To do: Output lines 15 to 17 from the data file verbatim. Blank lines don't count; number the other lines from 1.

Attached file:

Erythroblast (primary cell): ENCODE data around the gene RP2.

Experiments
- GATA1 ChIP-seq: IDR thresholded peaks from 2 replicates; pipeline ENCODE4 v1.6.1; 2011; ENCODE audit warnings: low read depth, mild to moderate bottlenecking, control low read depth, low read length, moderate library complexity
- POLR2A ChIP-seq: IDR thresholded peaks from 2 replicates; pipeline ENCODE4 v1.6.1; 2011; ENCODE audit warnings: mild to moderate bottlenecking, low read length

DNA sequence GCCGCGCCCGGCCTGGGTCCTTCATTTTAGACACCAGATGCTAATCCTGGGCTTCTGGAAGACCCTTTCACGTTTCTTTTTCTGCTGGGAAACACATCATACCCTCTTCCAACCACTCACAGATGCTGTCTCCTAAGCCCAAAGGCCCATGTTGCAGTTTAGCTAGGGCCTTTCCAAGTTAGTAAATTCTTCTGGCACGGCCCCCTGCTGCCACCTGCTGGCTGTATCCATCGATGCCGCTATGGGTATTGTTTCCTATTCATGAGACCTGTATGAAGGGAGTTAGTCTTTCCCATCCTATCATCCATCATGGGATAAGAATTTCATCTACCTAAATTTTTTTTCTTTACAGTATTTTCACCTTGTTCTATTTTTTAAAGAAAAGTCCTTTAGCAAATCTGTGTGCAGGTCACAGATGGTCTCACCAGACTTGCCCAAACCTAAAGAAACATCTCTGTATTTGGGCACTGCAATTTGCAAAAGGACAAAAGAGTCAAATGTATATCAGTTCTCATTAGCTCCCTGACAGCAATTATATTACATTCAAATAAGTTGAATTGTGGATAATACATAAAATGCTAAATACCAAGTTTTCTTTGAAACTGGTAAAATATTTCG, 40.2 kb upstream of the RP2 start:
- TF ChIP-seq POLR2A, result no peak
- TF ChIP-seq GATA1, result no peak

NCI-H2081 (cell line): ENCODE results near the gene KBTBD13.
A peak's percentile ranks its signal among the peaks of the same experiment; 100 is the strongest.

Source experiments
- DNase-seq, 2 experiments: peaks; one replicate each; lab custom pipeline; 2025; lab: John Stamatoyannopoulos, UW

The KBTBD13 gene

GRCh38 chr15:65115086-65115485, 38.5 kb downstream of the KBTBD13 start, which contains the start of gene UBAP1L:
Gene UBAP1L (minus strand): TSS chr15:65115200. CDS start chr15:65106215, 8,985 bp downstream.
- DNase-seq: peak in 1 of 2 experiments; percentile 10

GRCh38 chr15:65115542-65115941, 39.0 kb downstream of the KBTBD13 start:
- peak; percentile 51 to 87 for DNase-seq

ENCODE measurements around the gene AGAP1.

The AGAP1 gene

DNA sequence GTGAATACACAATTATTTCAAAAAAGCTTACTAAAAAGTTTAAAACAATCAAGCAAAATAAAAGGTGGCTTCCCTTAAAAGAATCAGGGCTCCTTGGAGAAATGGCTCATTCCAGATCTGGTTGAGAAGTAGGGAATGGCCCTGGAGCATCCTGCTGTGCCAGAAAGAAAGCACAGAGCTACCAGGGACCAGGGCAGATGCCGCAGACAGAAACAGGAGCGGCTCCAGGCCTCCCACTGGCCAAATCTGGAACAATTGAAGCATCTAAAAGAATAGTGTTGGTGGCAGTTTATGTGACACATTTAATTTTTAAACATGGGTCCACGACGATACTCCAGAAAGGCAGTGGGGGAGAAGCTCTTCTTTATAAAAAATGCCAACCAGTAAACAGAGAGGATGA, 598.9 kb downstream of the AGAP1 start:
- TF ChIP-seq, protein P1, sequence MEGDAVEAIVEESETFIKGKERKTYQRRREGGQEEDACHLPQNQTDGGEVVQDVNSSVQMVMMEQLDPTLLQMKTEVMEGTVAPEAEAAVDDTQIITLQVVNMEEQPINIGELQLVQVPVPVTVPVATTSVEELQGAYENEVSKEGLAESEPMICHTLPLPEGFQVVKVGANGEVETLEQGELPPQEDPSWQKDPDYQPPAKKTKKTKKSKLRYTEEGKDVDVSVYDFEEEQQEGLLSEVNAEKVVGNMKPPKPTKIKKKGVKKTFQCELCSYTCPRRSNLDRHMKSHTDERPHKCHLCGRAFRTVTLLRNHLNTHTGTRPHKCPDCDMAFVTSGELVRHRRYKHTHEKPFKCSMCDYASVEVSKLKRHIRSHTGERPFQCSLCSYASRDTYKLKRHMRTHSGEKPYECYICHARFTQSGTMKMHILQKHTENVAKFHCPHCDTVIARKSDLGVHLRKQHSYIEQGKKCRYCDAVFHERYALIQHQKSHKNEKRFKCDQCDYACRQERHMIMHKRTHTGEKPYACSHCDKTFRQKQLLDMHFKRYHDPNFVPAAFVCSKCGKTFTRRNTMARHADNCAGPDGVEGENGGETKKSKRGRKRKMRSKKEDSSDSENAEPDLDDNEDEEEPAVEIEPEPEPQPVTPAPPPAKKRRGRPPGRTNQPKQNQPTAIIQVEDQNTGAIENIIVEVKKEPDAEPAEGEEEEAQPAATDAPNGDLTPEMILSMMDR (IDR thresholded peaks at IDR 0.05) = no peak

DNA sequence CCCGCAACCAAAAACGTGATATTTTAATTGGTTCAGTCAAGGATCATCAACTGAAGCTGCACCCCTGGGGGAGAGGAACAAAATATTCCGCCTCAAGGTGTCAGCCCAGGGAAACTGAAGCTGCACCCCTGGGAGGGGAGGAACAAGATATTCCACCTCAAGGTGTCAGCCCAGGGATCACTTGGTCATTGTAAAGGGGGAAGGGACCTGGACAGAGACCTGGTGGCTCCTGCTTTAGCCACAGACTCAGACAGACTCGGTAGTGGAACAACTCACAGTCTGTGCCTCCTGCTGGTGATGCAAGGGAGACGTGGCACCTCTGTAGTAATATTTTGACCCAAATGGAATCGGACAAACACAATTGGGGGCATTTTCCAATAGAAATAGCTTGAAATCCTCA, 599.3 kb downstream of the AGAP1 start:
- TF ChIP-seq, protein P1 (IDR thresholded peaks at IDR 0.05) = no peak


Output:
- DNase-seq: peak in 1 of 2 experiments; percentile 10

GRCh38 chr15:65115542-65115941, 39.0 kb downstream of the KBTBD13 start:
- peak; percentile 51 to 87 for DNase-seq